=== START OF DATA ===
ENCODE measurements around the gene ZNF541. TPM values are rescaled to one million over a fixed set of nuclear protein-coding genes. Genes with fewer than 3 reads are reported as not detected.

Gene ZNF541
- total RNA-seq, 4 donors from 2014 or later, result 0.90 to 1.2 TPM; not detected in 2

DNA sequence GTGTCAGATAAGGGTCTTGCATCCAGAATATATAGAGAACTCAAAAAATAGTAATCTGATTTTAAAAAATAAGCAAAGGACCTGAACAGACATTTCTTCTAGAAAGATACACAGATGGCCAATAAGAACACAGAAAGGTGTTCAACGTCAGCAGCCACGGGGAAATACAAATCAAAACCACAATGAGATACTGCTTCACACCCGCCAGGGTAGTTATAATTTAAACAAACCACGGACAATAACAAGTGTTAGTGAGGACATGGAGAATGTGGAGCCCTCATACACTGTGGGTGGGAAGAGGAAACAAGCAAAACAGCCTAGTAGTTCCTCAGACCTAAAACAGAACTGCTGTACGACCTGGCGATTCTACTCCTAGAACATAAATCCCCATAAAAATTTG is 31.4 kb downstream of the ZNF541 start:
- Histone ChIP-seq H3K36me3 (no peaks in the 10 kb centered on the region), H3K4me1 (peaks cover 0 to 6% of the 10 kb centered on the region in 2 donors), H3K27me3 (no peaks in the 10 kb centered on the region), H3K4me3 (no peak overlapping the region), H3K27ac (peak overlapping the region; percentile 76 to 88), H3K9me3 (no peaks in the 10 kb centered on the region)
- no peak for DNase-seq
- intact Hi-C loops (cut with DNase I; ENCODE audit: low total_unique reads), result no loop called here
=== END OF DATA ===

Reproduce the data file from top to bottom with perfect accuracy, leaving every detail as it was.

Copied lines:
ENCODE measurements around the gene ZNF541. TPM values are rescaled to one million over a fixed set of nuclear protein-coding genes. Genes with fewer than 3 reads are reported as not detected.

Gene ZNF541
- total RNA-seq, 4 donors from 2014 or later, result 0.90 to 1.2 TPM; not detected in 2

DNA sequence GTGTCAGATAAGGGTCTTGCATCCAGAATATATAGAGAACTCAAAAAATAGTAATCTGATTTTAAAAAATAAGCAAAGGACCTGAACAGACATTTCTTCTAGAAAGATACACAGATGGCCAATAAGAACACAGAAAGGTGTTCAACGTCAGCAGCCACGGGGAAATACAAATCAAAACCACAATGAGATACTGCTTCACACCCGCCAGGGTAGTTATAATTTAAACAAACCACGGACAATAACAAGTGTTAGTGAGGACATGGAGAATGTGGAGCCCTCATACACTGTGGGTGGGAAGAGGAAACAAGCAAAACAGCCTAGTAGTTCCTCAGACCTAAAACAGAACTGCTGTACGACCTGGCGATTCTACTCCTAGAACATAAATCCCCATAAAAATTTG is 31.4 kb downstream of the ZNF541 start:
- Histone ChIP-seq H3K36me3 (no peaks in the 10 kb centered on the region), H3K4me1 (peaks cover 0 to 6% of the 10 kb centered on the region in 2 donors), H3K27me3 (no peaks in the 10 kb centered on the region), H3K4me3 (no peak overlapping the region), H3K27ac (peak overlapping the region; percentile 76 to 88), H3K9me3 (no peaks in the 10 kb centered on the region)
- no peak for DNase-seq
- intact Hi-C loops (cut with DNase I; ENCODE audit: low total_unique reads), result no loop called here